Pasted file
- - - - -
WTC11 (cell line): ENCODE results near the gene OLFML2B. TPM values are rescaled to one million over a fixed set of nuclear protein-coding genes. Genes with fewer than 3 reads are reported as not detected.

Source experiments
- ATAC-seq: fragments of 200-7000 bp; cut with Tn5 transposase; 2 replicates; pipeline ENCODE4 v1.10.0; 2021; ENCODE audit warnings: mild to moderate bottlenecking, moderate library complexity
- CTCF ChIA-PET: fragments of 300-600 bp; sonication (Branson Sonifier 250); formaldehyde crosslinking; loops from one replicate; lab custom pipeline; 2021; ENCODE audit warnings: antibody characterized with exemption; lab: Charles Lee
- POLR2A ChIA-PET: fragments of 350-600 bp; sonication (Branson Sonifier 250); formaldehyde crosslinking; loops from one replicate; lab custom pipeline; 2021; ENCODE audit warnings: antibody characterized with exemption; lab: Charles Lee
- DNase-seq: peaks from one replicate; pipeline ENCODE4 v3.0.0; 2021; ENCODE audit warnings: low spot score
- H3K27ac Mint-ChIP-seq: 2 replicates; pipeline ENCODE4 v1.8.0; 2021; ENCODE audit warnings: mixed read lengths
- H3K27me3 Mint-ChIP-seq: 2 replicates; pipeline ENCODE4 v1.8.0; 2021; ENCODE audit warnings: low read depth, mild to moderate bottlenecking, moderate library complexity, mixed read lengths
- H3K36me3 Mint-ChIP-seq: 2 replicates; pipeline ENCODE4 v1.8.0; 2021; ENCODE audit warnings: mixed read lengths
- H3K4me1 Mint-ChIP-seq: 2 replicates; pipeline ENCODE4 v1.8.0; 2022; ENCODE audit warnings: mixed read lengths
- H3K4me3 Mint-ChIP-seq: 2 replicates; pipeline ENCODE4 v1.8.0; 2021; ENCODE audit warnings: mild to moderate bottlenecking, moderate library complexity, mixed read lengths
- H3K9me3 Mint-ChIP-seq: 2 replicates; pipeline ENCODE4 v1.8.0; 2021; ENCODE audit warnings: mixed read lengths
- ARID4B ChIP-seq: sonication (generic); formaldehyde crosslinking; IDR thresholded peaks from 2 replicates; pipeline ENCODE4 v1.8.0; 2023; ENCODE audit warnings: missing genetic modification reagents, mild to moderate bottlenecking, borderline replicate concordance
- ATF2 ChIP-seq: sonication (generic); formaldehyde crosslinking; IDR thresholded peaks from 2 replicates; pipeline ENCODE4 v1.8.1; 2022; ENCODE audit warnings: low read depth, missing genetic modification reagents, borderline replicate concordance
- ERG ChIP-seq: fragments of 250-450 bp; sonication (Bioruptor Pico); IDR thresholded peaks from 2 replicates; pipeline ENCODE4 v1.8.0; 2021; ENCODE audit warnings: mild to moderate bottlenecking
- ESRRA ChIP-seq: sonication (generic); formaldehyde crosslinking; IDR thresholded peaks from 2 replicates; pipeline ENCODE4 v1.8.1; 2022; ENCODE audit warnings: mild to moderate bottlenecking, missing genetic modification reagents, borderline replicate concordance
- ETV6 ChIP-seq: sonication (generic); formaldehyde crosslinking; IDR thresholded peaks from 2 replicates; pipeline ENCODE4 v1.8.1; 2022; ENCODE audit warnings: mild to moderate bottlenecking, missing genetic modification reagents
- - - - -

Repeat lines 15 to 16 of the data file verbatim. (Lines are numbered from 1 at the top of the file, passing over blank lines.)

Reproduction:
- ERG ChIP-seq: fragments of 250-450 bp; sonication (Bioruptor Pico); IDR thresholded peaks from 2 replicates; pipeline ENCODE4 v1.8.0; 2021; ENCODE audit warnings: mild to moderate bottlenecking
- ESRRA ChIP-seq: sonication (generic); formaldehyde crosslinking; IDR thresholded peaks from 2 replicates; pipeline ENCODE4 v1.8.1; 2022; ENCODE audit warnings: mild to moderate bottlenecking, missing genetic modification reagents, borderline replicate concordance